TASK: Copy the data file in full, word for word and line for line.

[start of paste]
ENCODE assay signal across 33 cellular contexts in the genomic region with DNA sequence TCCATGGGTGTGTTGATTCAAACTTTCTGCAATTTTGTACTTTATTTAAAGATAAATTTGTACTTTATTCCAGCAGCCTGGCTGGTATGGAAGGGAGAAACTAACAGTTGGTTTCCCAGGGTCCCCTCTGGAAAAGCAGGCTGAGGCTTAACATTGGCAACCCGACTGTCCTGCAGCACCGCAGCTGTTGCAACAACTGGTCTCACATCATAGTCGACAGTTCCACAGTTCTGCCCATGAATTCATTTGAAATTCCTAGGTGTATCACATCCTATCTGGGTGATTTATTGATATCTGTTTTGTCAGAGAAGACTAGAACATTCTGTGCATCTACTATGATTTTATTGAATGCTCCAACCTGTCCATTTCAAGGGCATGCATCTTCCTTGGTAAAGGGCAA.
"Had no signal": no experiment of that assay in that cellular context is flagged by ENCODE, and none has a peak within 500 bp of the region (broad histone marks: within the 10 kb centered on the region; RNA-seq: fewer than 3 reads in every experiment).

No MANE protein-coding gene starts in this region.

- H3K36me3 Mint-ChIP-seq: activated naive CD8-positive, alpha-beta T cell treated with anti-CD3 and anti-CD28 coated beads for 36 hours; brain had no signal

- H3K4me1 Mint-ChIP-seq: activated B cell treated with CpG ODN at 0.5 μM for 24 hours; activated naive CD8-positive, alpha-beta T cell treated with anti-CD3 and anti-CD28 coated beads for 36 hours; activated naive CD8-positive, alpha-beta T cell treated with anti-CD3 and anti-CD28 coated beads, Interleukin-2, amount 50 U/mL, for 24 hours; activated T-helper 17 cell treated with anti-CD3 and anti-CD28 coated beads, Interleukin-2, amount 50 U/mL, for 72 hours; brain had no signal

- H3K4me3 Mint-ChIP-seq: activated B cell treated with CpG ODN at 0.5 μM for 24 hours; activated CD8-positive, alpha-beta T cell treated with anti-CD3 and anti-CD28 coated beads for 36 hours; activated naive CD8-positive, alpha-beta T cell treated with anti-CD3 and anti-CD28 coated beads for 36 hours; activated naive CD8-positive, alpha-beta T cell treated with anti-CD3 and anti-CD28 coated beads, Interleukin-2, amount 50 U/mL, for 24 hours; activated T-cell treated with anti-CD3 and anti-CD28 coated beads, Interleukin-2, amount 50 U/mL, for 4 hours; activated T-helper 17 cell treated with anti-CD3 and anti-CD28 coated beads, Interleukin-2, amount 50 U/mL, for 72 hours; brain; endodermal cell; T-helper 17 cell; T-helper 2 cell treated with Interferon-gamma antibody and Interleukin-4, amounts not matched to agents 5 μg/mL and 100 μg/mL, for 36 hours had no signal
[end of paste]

ENCODE assay signal across 33 cellular contexts in the genomic region with DNA sequence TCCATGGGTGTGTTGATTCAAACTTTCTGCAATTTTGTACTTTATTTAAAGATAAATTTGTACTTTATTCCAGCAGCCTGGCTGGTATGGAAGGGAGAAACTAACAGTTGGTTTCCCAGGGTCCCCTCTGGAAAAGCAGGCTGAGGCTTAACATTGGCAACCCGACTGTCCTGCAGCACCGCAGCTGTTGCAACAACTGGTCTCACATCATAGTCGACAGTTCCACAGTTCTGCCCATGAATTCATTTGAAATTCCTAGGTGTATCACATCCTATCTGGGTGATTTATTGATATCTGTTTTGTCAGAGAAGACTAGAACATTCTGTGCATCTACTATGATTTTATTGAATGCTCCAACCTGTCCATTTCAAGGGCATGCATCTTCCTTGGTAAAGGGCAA.
"Had no signal": no experiment of that assay in that cellular context is flagged by ENCODE, and none has a peak within 500 bp of the region (broad histone marks: within the 10 kb centered on the region; RNA-seq: fewer than 3 reads in every experiment).

No MANE protein-coding gene starts in this region.

- H3K36me3 Mint-ChIP-seq: activated naive CD8-positive, alpha-beta T cell treated with anti-CD3 and anti-CD28 coated beads for 36 hours; brain had no signal

- H3K4me1 Mint-ChIP-seq: activated B cell treated with CpG ODN at 0.5 μM for 24 hours; activated naive CD8-positive, alpha-beta T cell treated with anti-CD3 and anti-CD28 coated beads for 36 hours; activated naive CD8-positive, alpha-beta T cell treated with anti-CD3 and anti-CD28 coated beads, Interleukin-2, amount 50 U/mL, for 24 hours; activated T-helper 17 cell treated with anti-CD3 and anti-CD28 coated beads, Interleukin-2, amount 50 U/mL, for 72 hours; brain had no signal

- H3K4me3 Mint-ChIP-seq: activated B cell treated with CpG ODN at 0.5 μM for 24 hours; activated CD8-positive, alpha-beta T cell treated with anti-CD3 and anti-CD28 coated beads for 36 hours; activated naive CD8-positive, alpha-beta T cell treated with anti-CD3 and anti-CD28 coated beads for 36 hours; activated naive CD8-positive, alpha-beta T cell treated with anti-CD3 and anti-CD28 coated beads, Interleukin-2, amount 50 U/mL, for 24 hours; activated T-cell treated with anti-CD3 and anti-CD28 coated beads, Interleukin-2, amount 50 U/mL, for 4 hours; activated T-helper 17 cell treated with anti-CD3 and anti-CD28 coated beads, Interleukin-2, amount 50 U/mL, for 72 hours; brain; endodermal cell; T-helper 17 cell; T-helper 2 cell treated with Interferon-gamma antibody and Interleukin-4, amounts not matched to agents 5 μg/mL and 100 μg/mL, for 36 hours had no signal